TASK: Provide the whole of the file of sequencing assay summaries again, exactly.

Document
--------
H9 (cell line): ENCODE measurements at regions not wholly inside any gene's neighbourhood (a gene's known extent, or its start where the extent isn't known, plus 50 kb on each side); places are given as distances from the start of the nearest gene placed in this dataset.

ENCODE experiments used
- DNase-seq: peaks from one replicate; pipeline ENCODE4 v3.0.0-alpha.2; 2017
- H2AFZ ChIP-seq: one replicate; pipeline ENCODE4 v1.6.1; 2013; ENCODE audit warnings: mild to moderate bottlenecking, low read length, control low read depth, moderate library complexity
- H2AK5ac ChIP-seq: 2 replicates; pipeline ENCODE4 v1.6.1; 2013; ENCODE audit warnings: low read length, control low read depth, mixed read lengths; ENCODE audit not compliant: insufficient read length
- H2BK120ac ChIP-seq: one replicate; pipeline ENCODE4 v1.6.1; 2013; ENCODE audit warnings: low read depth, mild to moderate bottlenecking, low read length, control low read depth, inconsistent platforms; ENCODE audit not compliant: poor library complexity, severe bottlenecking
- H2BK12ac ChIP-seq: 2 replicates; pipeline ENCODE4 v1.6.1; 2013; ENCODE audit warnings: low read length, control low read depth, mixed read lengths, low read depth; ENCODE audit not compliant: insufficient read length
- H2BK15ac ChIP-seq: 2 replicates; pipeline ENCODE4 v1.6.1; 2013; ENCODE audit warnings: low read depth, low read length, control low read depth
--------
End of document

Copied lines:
H9 (cell line): ENCODE measurements at regions not wholly inside any gene's neighbourhood (a gene's known extent, or its start where the extent isn't known, plus 50 kb on each side); places are given as distances from the start of the nearest gene placed in this dataset.

ENCODE experiments used
- DNase-seq: peaks from one replicate; pipeline ENCODE4 v3.0.0-alpha.2; 2017
- H2AFZ ChIP-seq: one replicate; pipeline ENCODE4 v1.6.1; 2013; ENCODE audit warnings: mild to moderate bottlenecking, low read length, control low read depth, moderate library complexity
- H2AK5ac ChIP-seq: 2 replicates; pipeline ENCODE4 v1.6.1; 2013; ENCODE audit warnings: low read length, control low read depth, mixed read lengths; ENCODE audit not compliant: insufficient read length
- H2BK120ac ChIP-seq: one replicate; pipeline ENCODE4 v1.6.1; 2013; ENCODE audit warnings: low read depth, mild to moderate bottlenecking, low read length, control low read depth, inconsistent platforms; ENCODE audit not compliant: poor library complexity, severe bottlenecking
- H2BK12ac ChIP-seq: 2 replicates; pipeline ENCODE4 v1.6.1; 2013; ENCODE audit warnings: low read length, control low read depth, mixed read lengths, low read depth; ENCODE audit not compliant: insufficient read length
- H2BK15ac ChIP-seq: 2 replicates; pipeline ENCODE4 v1.6.1; 2013; ENCODE audit warnings: low read depth, low read length, control low read depth